The headline on the front page of yesterday’s Times read:
Although relatively understated by the more normal standards of Times propaganda, it is nevertheless misleading. A deadline refers to a point in time when some sort of action must be completed. This does not really appear to have been the case in North Korea, as the body of the article itself confirms.
As the Times sees itself as a “serious” newspaper providing “proper” news, it seldom goes in for the more obvious hysterical propaganda so loved by the tabloid press. One of the Times’ specialities is disseminating misleading information through the headlines of its articles. Knowing full well that most people do not read a newspaper from cover to cover but merely scan the headlines, the editors would know full well that the impression most people have of the world is obtained through headlines. So whilst an article might often be fairly accurate, its headline very often isn’t. Yesterday’s was yet another case in point.
The article in question provides the following quotation:
[T]he North Korean Ministry of Foreign Affairs informed a number of embassies… that they would be unable to guarantee the safety of embassies… in [North Korea] in the event of a conflict… [and that the Korean government] invited the embassies… to inform them by April 10 what assistance they would require from the [government] should they wish to be evacuated.
Now then, it’s almost impossible to read the headline for this article without thinking it’s about a provocative action by North Korea – especially if we remember that westerners have endured many decades of deeply anti-Korean rhetoric. Yet what the article itself describes is the Korean government “inviting” the staff of foreign embassies to let the Koreans know what assistance the government could provide “should they wish to be evacuated” – which sounds helpful and supportive, rather than provocative.
On the scale of misleading information we normally expect to see in the Times this is a relatively insignificant example – although the internet version of the story comes complete with a photograph of massed ranks of Korean soldiers giving a clenched fist salute – which obviously emphasises the provocative force of the headline. But a more accurate headline might have read something like “North Korea offers assistance to Western diplomats.” Now why did the experts at the Times prefer to use the phrase “sets deadline” rather than “offers assistance”?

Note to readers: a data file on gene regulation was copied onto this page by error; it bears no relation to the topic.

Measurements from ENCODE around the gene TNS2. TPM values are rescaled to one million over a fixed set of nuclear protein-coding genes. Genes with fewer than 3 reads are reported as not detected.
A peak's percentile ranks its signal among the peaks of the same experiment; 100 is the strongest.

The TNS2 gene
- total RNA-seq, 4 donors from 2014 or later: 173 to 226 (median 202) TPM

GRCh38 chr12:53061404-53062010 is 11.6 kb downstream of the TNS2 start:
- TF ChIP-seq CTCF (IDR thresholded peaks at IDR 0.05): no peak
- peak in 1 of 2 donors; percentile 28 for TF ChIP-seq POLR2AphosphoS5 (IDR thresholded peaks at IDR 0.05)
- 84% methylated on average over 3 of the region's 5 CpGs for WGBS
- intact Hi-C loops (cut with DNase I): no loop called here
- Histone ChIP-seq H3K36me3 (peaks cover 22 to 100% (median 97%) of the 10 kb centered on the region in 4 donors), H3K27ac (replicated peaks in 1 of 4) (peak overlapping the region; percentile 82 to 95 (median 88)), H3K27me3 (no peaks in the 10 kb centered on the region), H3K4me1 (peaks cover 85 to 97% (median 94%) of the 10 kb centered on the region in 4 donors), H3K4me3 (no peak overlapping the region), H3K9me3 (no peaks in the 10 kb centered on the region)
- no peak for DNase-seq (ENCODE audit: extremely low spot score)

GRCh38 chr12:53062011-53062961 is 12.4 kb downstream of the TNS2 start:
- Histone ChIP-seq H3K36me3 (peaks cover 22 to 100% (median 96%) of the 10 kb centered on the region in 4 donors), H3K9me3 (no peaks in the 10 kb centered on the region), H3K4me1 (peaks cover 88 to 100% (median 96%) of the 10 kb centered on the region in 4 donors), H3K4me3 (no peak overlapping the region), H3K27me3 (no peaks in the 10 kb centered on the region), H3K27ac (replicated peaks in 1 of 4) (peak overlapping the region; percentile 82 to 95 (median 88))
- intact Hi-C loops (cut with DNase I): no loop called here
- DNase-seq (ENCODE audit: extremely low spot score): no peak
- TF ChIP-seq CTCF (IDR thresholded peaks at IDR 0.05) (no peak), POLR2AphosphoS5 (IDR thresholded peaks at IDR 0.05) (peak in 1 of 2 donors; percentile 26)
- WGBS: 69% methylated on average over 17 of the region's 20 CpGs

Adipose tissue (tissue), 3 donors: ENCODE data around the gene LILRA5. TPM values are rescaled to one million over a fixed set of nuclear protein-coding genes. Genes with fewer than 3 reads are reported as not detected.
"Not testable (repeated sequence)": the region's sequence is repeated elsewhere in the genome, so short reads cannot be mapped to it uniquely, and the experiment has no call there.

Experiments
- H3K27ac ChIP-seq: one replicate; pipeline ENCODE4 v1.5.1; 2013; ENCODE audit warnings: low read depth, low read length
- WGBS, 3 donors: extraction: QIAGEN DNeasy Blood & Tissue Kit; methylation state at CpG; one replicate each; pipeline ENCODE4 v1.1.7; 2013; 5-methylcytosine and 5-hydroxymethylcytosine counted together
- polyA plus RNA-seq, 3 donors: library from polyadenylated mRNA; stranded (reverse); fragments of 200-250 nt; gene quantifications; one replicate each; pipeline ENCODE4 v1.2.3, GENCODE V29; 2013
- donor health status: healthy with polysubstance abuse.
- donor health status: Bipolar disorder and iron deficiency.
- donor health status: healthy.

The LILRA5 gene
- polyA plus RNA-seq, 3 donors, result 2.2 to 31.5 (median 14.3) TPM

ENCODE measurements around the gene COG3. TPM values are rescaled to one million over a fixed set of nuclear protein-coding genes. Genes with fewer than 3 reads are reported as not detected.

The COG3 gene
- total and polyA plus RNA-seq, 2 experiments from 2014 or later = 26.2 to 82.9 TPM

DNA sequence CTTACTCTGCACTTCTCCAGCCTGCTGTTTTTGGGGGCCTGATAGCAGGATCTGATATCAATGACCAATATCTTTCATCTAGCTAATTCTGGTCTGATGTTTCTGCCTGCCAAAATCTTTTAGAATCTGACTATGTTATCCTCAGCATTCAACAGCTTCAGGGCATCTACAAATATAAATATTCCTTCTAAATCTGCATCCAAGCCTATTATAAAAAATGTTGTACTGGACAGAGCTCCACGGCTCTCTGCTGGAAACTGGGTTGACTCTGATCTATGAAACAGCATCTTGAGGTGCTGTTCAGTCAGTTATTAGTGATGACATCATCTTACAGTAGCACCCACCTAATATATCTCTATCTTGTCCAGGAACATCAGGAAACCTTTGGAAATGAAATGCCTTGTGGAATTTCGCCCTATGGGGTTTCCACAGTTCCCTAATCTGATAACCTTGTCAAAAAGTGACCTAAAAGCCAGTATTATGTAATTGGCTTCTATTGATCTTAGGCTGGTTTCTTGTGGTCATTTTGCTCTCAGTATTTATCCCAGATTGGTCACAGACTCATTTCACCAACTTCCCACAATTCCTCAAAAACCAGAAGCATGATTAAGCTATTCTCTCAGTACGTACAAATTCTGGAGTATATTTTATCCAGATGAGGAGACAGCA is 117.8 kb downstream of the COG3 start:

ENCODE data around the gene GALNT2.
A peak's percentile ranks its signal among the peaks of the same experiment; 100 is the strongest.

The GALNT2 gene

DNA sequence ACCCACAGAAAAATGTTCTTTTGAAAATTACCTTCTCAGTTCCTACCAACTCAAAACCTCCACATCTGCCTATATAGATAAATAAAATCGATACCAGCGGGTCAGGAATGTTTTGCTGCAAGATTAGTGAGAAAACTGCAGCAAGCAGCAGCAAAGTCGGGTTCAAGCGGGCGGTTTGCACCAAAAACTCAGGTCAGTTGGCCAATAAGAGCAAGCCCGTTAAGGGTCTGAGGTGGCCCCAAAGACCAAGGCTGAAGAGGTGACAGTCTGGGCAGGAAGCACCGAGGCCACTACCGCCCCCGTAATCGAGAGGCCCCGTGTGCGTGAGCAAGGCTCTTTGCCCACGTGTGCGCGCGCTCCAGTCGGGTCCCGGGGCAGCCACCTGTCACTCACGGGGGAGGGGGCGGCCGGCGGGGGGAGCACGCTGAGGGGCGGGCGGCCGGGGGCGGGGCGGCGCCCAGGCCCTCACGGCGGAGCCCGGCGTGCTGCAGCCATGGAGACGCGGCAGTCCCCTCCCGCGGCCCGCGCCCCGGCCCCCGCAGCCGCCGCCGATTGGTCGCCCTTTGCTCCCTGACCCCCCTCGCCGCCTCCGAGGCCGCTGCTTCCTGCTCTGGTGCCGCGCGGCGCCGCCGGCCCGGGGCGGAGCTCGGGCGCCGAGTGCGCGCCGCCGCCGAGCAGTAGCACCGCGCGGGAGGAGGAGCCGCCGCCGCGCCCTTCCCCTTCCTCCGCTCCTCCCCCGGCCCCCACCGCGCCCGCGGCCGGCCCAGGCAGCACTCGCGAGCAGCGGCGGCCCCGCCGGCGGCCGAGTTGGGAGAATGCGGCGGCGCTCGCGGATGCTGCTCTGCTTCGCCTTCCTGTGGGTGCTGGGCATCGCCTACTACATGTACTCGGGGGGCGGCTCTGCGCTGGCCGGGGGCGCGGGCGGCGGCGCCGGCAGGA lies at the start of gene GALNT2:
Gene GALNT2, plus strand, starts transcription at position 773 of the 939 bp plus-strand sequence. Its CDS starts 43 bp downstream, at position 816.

Another quite interesting feature of this story is the fact that the quite unprovocative quotation was supposedly supplied by the British Foreign Office. In other words the transition from an unprovocative story about North Korea offering assistance to western diplomats to a provocative account about the setting of deadlines must have been made in the offices of the Times. Why might it do that?
On page 36 of the previous day’s paper the quality of propaganda conforms more to the type that connoisseurs of the art would rightly expect from the Times. In a section described as Analysis – presumably to give the appearance of intellectual gravitas – the unpretentiously titled Richard Lloyd Parry writes:
[I]t is reasonable to feel depressed by the intractability of this 60-year old conflict, and even grimly amused by the extravagant aggression of North Korean propaganda… North Korea’s leader, Kim Jong Un, and his lieutenants are not madmen, but well-practised blackmailers. The verbal conniptions of recent weeks… are carefully calculated to increase the pressure gradually in pursuit of their goals [which are]… Mostly, it is handouts of cash and food aid [Mr Kim — sic] wants to be paid to shut up.
Such is the calibre of analysis of the situation in North Korea provided by an institution that considers itself a premier league news provider.
Leaving aside some of the highly offensive if not libellous language used, there is not one word about the part played by the US government in the “intractability of this 60-year old conflict”; not one word of the crushing economic sanctions that have been viciously enforced by the US and its stooges throughout the whole of that period; not a word of the intractable refusal of the US government to agree a formal peace treaty with North Korea to finally conclude the Korean War; not one word of the diplomatic activity by the US State Department which continually disrupts the efforts by the governments of North and South Korea to re-unite a country that the US split-up, a country that had previously been united for over a thousand years. Mr Lloyd Parry provides not one word of any of this in his “analysis” to help keep us “grimly amused.”
I’m no expert on Korea; but I know a good deal more about the situation there than the likes of Mr Lloyd Parry and the editors of the Times choose to relate. The question is: why is the Times being so disingenuous?